Lawsuit Over Control of Records in Tennessee School Shooting Case

By | October 17, 2023

A lawsuit in Tennessee is underway to determine whether the families of school shooting victims have the right to control the release of records related to the massacre. The case raises questions about victims’ rights and who can intervene in public records cases.

A lawsuit in Tennessee is currently underway, raising questions about the rights of victims and who has the authority to control public records. The case revolves around the families of school shooting victims, who are seeking to prevent the release of police records related to the tragedy. The debate has garnered significant attention, with grieving parents and traumatized children facing off against a coalition that includes news organizations, a state senator, and a gun-rights group.

The coalition initially requested the police records through the Tennessee Public Records Act earlier this year. However, the Metro Nashville Police Department declined their request, prompting the coalition to sue. While Metro government attorneys have stated that the records can be made public once the investigation is closed, the coalition argues that the case is effectively over since the shooter is deceased. They believe the records should be released immediately.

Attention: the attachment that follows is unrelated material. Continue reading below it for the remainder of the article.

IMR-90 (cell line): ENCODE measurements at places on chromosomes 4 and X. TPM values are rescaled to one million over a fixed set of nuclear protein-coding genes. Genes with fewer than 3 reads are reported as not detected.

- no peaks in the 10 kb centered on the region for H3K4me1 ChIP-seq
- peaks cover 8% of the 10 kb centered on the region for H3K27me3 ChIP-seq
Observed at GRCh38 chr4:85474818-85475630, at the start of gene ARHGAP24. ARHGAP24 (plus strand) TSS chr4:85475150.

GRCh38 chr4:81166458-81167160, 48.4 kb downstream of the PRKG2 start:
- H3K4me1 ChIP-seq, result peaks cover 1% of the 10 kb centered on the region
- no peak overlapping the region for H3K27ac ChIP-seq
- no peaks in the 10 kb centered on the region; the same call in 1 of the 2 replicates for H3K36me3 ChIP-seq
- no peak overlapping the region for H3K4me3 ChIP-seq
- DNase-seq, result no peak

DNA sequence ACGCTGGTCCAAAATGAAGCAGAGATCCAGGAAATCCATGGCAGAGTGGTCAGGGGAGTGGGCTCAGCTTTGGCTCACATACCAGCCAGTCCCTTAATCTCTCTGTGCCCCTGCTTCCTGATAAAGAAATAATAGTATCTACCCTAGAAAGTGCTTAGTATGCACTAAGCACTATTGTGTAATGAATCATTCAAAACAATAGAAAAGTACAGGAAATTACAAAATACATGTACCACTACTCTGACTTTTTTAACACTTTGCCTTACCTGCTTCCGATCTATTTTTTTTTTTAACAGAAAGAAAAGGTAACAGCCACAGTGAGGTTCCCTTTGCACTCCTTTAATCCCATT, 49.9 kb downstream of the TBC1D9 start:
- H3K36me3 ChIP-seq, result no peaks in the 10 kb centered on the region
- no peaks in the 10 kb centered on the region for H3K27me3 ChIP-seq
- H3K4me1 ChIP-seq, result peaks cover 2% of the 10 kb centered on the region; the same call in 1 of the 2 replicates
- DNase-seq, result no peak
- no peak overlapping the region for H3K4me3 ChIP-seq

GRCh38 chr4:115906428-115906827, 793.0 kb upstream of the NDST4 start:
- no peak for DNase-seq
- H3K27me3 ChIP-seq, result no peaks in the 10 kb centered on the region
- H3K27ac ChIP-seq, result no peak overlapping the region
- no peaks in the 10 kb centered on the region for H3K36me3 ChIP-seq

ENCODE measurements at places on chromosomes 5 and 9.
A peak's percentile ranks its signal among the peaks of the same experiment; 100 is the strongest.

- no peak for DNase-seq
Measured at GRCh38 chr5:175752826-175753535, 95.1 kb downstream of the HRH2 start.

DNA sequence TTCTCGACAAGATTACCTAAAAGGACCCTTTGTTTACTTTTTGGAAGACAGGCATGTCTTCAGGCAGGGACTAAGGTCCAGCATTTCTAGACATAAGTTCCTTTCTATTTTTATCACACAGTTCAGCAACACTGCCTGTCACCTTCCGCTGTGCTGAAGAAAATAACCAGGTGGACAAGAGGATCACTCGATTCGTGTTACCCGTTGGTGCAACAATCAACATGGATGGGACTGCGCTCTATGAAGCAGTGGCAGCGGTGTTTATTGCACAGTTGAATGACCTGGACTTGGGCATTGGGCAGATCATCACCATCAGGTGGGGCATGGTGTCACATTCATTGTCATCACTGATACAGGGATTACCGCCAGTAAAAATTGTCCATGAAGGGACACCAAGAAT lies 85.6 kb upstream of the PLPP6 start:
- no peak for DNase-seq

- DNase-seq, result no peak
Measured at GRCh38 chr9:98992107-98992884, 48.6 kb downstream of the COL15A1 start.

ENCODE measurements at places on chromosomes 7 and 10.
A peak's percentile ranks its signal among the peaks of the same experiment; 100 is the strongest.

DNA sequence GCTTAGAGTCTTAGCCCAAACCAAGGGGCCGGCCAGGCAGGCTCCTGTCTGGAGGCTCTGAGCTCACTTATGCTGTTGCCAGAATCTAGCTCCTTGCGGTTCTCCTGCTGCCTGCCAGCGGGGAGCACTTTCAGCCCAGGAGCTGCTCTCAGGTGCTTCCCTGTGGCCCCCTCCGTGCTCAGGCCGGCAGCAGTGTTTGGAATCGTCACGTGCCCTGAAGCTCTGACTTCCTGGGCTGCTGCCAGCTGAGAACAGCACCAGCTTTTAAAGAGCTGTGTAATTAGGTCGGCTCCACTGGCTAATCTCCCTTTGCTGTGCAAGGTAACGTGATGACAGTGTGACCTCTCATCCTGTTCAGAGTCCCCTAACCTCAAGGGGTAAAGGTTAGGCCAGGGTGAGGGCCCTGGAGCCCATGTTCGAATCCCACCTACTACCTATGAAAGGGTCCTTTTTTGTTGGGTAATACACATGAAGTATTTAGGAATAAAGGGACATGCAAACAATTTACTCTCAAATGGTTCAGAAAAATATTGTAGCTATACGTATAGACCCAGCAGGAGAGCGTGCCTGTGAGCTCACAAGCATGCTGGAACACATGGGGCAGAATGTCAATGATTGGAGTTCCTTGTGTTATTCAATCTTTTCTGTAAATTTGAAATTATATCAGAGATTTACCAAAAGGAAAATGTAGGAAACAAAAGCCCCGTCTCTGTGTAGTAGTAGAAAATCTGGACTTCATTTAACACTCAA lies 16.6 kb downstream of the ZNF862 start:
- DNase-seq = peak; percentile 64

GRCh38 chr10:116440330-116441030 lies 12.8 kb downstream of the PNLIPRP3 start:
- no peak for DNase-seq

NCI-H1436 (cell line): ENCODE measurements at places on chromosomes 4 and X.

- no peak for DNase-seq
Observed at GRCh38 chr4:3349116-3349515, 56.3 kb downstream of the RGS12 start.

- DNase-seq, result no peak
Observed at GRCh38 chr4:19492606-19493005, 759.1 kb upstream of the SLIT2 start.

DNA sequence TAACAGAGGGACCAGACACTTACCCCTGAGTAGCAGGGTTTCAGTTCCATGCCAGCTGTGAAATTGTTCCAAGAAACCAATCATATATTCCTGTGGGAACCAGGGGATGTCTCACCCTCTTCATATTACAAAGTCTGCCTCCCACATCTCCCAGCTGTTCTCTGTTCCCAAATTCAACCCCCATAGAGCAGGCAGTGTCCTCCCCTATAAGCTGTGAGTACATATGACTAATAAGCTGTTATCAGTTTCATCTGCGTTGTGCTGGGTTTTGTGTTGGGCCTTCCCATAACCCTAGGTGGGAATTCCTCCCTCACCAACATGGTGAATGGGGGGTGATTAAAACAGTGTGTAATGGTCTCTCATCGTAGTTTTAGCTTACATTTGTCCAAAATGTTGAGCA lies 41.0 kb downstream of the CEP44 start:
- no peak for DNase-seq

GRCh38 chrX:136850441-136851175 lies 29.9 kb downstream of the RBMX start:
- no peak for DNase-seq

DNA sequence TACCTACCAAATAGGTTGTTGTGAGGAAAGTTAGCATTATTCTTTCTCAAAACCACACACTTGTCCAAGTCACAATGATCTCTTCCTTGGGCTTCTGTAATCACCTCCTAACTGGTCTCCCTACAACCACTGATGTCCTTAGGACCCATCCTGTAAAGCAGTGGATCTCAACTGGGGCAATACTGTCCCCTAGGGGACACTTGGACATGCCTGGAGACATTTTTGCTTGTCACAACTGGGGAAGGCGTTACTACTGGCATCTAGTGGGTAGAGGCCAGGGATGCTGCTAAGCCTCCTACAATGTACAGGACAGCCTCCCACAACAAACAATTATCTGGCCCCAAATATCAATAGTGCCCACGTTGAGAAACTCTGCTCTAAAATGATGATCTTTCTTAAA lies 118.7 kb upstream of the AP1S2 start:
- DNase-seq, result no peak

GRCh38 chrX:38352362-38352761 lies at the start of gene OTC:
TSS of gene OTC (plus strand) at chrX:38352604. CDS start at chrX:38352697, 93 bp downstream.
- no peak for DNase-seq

Amidst the legal battle, a key question has emerged: who is a legitimate party in a public records case? In May, Chancery Court Judge I’Ashea Myles ruled that a group of over 100 Covenant families could intervene in the case. These families are seeking to prevent the public release of the records, arguing that no one has a greater interest in the case than the Covenant School children and their parents.

During the recent state Appeals Court hearing, attorney Eric Osborne, representing the families, emphasized the psychological harm that could result from releasing the documents. Declarations from the families and a report from an expert on childhood trauma were submitted as evidence, supporting their argument.

On the other side, attorney Paul Krog, representing one of the news organizations seeking the records, countered that the issue at hand should be decided by the legislature, rather than the courts. He argued that the Tennessee Public Records Act does not allow for third-party intervention to prevent the release of records.

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This case presents a unique challenge for the courts, as no one has previously challenged the intervention of third parties in Tennessee public records cases. The complexity is further heightened by the fact that the shooter identified as a transgender man, leading to speculation and conspiracy theories surrounding the contents of the writings.

As the legal battle continues, it remains to be seen how the courts will navigate the delicate balance between the rights of victims and the public’s right to access information..

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